WINDHOEK (Reuters) – Cash-strapped Namibian rail operator TransNamib on Tuesday auctioned some of its assets in a bid to raise about 40 million rand to fund daily operations.
On offer at Tuesday’s auction were some of TransNamib’s offices, plots, flats and a farm. The company has a property portfolio valued at 2.4 billion rand ($143 million) dotted across the country.
State-owned TransNamib, which says it is bleeding around 10 million rand each month, has been forced to auction off some of its properties after struggling to get a capital injection from its shareholders and failing to raise funds on the market.
TransNamib spokesperson Abigail Raubenheimer said the auction sought to raise revenue to fund the rail operator’s business plan.
“It forms part of the directive we got from Cabinet in 2018 to sell some of our non-core properties off to fund our business plan,” she said.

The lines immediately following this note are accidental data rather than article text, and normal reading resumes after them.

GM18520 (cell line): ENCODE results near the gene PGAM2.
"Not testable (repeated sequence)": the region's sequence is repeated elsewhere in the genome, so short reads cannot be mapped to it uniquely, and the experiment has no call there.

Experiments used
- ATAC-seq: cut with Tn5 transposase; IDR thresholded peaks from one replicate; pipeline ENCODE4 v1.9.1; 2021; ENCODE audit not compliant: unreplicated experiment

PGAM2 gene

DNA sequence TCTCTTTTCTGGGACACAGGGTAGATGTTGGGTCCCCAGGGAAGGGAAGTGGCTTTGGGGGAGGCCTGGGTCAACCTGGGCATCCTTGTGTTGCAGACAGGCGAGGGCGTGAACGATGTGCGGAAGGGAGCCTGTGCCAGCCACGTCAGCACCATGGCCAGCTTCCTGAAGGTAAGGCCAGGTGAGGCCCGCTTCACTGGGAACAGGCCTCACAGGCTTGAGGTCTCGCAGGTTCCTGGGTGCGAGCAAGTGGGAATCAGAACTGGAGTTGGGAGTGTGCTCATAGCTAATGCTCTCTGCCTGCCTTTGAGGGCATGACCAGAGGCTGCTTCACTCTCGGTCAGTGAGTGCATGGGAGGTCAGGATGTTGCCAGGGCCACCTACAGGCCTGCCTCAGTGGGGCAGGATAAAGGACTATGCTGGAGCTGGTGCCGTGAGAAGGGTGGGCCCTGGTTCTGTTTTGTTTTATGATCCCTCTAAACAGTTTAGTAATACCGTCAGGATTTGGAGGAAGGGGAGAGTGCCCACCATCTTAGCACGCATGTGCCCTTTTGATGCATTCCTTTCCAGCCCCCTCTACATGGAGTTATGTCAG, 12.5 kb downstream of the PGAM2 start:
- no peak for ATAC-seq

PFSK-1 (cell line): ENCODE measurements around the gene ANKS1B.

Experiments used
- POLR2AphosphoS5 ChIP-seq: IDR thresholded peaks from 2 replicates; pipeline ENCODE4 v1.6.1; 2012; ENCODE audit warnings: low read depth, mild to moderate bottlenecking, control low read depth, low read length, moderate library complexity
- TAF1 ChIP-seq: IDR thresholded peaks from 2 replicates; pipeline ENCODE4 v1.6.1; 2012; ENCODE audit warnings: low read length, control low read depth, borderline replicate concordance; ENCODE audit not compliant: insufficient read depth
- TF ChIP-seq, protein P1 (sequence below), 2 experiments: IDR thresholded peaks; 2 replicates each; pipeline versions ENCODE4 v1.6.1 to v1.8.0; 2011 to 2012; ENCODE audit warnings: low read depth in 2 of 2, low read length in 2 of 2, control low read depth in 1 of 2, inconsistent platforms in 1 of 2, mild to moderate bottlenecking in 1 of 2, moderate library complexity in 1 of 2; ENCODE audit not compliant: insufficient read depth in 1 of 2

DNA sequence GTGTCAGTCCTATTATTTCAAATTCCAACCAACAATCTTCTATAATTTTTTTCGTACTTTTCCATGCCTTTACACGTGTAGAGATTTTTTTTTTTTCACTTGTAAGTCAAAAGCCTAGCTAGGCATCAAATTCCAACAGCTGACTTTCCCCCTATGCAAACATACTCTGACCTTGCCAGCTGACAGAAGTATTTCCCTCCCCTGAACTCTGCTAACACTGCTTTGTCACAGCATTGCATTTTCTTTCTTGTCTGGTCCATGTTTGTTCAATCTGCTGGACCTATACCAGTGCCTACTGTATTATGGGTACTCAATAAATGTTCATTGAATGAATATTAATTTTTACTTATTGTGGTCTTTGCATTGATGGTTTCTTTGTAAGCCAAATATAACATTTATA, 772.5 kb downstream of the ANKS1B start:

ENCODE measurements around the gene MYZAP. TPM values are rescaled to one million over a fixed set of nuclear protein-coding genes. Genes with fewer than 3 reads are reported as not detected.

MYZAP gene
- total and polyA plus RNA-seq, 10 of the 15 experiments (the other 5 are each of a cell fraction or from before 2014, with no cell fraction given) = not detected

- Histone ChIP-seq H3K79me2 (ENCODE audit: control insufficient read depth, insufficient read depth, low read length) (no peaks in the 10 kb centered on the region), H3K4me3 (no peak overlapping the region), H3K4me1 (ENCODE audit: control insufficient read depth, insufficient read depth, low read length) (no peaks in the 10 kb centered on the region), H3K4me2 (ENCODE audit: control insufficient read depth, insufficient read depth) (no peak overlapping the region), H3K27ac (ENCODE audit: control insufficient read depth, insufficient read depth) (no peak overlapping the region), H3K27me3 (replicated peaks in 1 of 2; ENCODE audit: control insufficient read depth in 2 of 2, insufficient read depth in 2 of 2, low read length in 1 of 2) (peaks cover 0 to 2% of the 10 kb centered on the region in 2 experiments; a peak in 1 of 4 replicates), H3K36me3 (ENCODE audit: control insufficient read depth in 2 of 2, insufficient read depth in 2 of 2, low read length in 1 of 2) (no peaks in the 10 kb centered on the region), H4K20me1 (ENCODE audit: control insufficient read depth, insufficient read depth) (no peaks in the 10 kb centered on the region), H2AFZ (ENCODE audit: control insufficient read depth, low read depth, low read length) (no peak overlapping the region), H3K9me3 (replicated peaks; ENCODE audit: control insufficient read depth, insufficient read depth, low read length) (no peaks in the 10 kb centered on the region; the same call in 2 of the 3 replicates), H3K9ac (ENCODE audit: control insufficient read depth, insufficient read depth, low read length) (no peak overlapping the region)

The rail operator, struggling with ageing rail infrastructure and rolling stock, chronic corruption and infighting between the executives and the company’s board, has suffered 200 accidents in the past five years, according to state-owned daily New Era and a Reuters tally.
TransNamib CEO Johny Smith recently told state media that the company’s wage bill accounts for 71% of its total annual income.
Most of its employees are currently on strike after wage increase negotiations reached a deadlock, with the company saying it has no funds to afford any salary increment.
($1 = 16.8113 rand)
(Reporting by Nyasha Nyaungwa; Editing by Bhargav Acharya and Angus MacSwan)